There is a little truth to this assumption and a big untruth to it. Slot clubs for small and medium players are an almost an exact science. You play the requisite number of coins to get the requisite number of points and you get the requisite number of buffets or show tickets or discounts to rooms. However, for bigger slot players (dollars and up) and for table-game players, the comping policies are guidelines. If the guideline says that a $150 player who plays four hours per day gets RFB (the highest level of comps) and Mr. Jones, a very good customer of Luckland Casino, happens to only play three hours one evening, do you think the host is going to say: “Sorry, Mr. Jones, I know you’ve dumped tens of thousands here at Luckland, but tonight you can have the coffee shop, not the gourmet room, because you didn’t play the four hours.” More than just a rating will often go into what an individual on the high end might get. Such factors as the number of good players the individual brings with him or her would be considered; how often the person comes to the casino, and past history. Remember that comps are inducements to play and stay at a certain place and would any casino in its right mind say to Mr. Jones: “Buzz off, we don’t want your $150 per decision, go somewhere else.” I doubt it.
Assumption #16: Intelligent people don’t play the slots.
I used to buy into this one big time. Then I started to do research into the slot machines for my book and found I was completely wrong. In fact, not only are many slot players intelligent, some are actually brilliant. Slot players are a representative cross section of America, not the bottom of the U.S. barrel. So why do they play the one-armed bandits when they know the games are impossible to beat in the long run and often carry house edges that are much greater than the table games? The usual answer is that slots are relaxing. You don’t have any pressure to play a certain way at a certain speed. Often people with jobs that cause them to deal with the public will say, “I love to play the slots because I don’t have to deal with people.” Others state: “I play because it is the only chance you have for a big win with a small investment.” Whatever the individual reason a person gives for playing the machines, one thing is certain across the country -- slots are king! From Vegas, where they represent almost 65 percent of the gross revenue to Mississippi where they represent over 85 percent, more people pull those handles and press those buttons than roll them bones at craps and tap for hits at blackjack.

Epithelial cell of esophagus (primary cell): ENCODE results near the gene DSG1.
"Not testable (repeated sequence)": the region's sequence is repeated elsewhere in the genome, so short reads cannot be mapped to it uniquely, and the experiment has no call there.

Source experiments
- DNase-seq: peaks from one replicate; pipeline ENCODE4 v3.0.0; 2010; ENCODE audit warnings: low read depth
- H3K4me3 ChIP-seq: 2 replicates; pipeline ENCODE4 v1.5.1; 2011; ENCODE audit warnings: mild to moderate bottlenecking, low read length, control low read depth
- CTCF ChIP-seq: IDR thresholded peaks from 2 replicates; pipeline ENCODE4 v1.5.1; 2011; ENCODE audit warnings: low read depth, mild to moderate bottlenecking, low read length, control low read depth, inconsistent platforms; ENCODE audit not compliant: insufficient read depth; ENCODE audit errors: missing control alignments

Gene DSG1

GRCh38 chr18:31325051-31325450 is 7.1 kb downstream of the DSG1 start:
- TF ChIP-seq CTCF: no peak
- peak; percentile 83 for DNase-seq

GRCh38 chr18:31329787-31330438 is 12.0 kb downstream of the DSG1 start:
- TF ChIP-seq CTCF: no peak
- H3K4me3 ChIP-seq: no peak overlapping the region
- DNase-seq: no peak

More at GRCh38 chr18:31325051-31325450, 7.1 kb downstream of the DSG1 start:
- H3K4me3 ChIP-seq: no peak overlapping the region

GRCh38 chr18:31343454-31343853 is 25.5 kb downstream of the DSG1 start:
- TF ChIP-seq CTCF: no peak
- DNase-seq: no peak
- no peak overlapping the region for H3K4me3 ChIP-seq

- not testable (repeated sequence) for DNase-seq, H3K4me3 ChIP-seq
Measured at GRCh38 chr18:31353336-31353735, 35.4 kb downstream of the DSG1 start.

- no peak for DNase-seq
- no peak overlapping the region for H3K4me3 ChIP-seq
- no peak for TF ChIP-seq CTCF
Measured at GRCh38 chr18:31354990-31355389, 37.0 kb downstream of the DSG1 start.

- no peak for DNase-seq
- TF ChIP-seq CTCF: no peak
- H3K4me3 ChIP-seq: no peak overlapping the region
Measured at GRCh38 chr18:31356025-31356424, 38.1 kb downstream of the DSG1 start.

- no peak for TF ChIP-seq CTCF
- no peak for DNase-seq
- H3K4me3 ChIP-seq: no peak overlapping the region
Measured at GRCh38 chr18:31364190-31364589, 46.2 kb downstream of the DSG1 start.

Assumption #17: If you tip the dealers at blackjack, they’ll give you better cards.
If you were a dealer and you could control what cards came out of a deck or shoe would you be hustling tips from the likes of you? Or would you tell your relatives and friends to come to the casino tonight to clean up! Of course, if you had larceny in your heart, every relative you have (that you liked) and every friend, would belly up to your table and bet the table max until they wiped out the casino, or until the casino fired you. Unfortunately (or fortunately), dealers can’t control what happens to the cards. In the bad old days of bent-nosed casino owners and baseball-bat justice, some of the unscrupulous casinos hired card mechanics who could indeed control what came out the deck. Those days are done. Very few dealers today have an interest in cards per se. They are just doing their jobs. Luck controls the fall of the cards. Tips just control the possibility of a smile or a “thank you” from an appreciative dealer.
Assumption #18: Senior citizens are spending their social security money on gambling and not saving it.
This is not so, since most seniors have budgeted their money wisely. But if the assumption were correct, that seniors are taking some, part or all of their social security checks and blowing it in the casinos instead of saving it for their offsprings’ inheritance ...so what? Aren’t you tired of the busybodies in the government and the press telling us what to do with our money?
We have begun to treat our senior citizens not as the generation that survived the Depression, not as the generation that defeated Hitler and Mussolini, not as the generation that faced down Communism, but as this melange of drooling idiots who shouldn’t be allowed to make decisions for themselves.
Assumption #19: Most dealers are problem gamblers.
Most dealers don’t gamble at all. The percentage that do usually do so only when friends or relatives come to town. The percentage of problem gamblers among dealers is probably what it is in the general population -- minuscule.
Assumption #20: Progressive jackpots are programmed to hit on weekends and not midweek.
More money is won, and lost, on slot machines during the weekend than during any similar time span during the week. In fact, more progressives, big and small, are probably hit during the weekend than at any time during the week. But it has nothing to do with the programming of the machines. It has more to do with a very simple fact: More people go to casinos during the weekends and more people in the casinos means more spins of those reels, and more spins equal more jackpot winners.